Struggling To Lose Weight? Modern-Day Methods Help Fight Ancient Biology3 min read
Losing a significant amount of weight takes work. Aside from the physical tasks that go into weight loss — typically a healthy diet and activity — mental work is a critical part of the job. Individuals must commit to a lifestyle change while fighting biological factors at every turn.
Working Hard To Maintain a Healthy Weight
Once people lose weight, the job isn’t over. They must keep up the lifestyle changes they have made or risk gaining the pounds again. At times, they may feel like they are battling with their bodies. In a sense, they are because the body is hard-wired to resist starvation.
Modern-Day Tools To Help Ancient Metabolism
Scientists have studied the brain’s effect on weight loss, and today many doctors specialize in weight management. They can use tools such as medication, nutrition counseling and surgical procedures to help people overcome the body’s tendency to override weight loss. However, these methods are not standalone solutions. Rather than replacing a healthy diet and exercise, they work in conjunction with lifestyle changes.
Individuals who have fought the weight-loss battle for a long time and have 30 or more pounds to lose may benefit from a procedure called an endoscopic sleeve gastroplasty. If you are interested in learning about this weight-loss solution, it is a good idea to consult a sleeve gastroplasty specialist in Tampa. Endoscopic sleeve gastroplasty is a permanent method of reducing the stomach size by 70-80%. It is less invasive than laparoscopic weight-loss procedures, and patients typically return home the same day.
After the procedure, the doctor and patient work closely to monitor progress. A coaching program helps the patient stay on track and maintain weight loss.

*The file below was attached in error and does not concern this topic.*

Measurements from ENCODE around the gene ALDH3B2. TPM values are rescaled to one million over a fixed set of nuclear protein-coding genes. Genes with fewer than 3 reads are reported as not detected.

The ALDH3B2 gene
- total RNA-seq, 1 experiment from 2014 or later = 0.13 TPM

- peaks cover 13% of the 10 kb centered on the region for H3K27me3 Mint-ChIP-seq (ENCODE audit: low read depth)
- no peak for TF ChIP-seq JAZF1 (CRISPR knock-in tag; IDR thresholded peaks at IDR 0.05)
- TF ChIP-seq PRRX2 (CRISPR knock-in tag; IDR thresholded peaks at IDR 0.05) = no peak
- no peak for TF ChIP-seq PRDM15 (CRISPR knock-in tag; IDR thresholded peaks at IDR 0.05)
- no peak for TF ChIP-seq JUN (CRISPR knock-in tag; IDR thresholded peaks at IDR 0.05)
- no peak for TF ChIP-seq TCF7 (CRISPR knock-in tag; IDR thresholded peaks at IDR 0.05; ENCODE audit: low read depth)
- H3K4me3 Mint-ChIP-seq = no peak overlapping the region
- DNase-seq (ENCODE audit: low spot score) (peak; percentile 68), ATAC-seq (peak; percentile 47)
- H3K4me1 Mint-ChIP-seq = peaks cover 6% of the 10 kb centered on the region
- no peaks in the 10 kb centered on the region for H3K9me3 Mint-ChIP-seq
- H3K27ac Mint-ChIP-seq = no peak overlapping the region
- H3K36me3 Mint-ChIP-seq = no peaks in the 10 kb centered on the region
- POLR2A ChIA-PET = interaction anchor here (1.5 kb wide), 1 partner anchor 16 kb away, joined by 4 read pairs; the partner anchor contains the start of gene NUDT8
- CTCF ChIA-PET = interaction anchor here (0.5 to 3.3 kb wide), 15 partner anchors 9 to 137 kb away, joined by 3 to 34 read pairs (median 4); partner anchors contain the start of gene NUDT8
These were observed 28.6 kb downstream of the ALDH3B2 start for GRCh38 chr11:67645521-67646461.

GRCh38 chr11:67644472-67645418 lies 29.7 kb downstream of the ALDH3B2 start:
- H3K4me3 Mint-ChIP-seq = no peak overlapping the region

Other modern weight-loss tools include prescription drugs. They work by making people feel fuller or less hungry. Others affect the way the body absorbs fat. Doctors consider a patient’s body mass, health conditions and history before prescribing them. They also work alongside improved nutrition and increased exercise.
Some prescriptions are meant for short-term use, usually 12 weeks or less. However, the doctor can determine if a patient is a good candidate for long-term use.
How the Body Resists Weight Loss
When people begin to lose weight, several processes trigger in the body. One is a slower metabolism. It is the process by which food is converted to energy. As the pounds come off, the body burns calories more slowly. Metabolism varies for each person. It also varies by gender and weight. The more a person weighs, the more calories it takes to move or maintain while at rest. Metabolism decreases proportionally with weight loss.
Another way the body resists weight loss is through increased hunger. As people lose weight, the hormones that signal hunger become more active, triggering a response to eat more and return to the previous weight. Hormones can even make people want to eat more than before to get back to their former weight faster.
The Lifetime Commitment
Once the weight is off, unfortunately, the metabolism may remain low and the appetite high even after people put in the hard work of weight loss. Maintaining a lower weight is a lifetime responsibility.
While diet is the most critical part of weight loss, exercise plays a supporting role. As people move into a maintenance phase, activity takes a more prominent place. Getting 40 minutes of moderate to vigorous activity three to four times a week can help keep the weight off.
Stress can factor into weight gain. People may turn to satisfying but unhealthy foods during times of stress. Stress releases cortisol, a hormone that increases the desire for fatty, salty and sweet foods. Controlling stress through meditation, journaling or counseling can help people maintain a healthy weight.
Losing weight is hard work, and maintaining a weight loss is a lifetime job. Fortunately, modern tools exist to help people overcome the body’s tendency to resist weight loss. Working with a healthcare professional can help people stay at a healthy weight.